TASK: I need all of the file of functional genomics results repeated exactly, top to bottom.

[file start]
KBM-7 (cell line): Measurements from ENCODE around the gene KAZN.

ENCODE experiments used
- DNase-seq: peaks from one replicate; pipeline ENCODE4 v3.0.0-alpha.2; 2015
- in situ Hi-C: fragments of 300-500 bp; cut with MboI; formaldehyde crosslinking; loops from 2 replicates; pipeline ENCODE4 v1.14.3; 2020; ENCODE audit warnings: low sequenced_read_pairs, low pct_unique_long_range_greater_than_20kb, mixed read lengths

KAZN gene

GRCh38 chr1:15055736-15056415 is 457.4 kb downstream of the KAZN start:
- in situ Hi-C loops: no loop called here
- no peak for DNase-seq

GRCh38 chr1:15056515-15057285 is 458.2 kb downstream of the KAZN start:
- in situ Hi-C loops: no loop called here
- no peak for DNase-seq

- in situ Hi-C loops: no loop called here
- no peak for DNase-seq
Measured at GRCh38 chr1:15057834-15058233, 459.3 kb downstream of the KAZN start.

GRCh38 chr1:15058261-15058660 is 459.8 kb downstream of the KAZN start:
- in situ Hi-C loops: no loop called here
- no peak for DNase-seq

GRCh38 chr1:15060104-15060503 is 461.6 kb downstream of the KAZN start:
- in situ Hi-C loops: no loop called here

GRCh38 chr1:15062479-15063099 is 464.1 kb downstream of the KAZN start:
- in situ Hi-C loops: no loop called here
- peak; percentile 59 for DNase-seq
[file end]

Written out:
KBM-7 (cell line): Measurements from ENCODE around the gene KAZN.

ENCODE experiments used
- DNase-seq: peaks from one replicate; pipeline ENCODE4 v3.0.0-alpha.2; 2015
- in situ Hi-C: fragments of 300-500 bp; cut with MboI; formaldehyde crosslinking; loops from 2 replicates; pipeline ENCODE4 v1.14.3; 2020; ENCODE audit warnings: low sequenced_read_pairs, low pct_unique_long_range_greater_than_20kb, mixed read lengths

KAZN gene

GRCh38 chr1:15055736-15056415 is 457.4 kb downstream of the KAZN start:
- in situ Hi-C loops: no loop called here
- no peak for DNase-seq

GRCh38 chr1:15056515-15057285 is 458.2 kb downstream of the KAZN start:
- in situ Hi-C loops: no loop called here
- no peak for DNase-seq

- in situ Hi-C loops: no loop called here
- no peak for DNase-seq
Measured at GRCh38 chr1:15057834-15058233, 459.3 kb downstream of the KAZN start.

GRCh38 chr1:15058261-15058660 is 459.8 kb downstream of the KAZN start:
- in situ Hi-C loops: no loop called here
- no peak for DNase-seq

GRCh38 chr1:15060104-15060503 is 461.6 kb downstream of the KAZN start:
- in situ Hi-C loops: no loop called here

GRCh38 chr1:15062479-15063099 is 464.1 kb downstream of the KAZN start:
- in situ Hi-C loops: no loop called here
- peak; percentile 59 for DNase-seq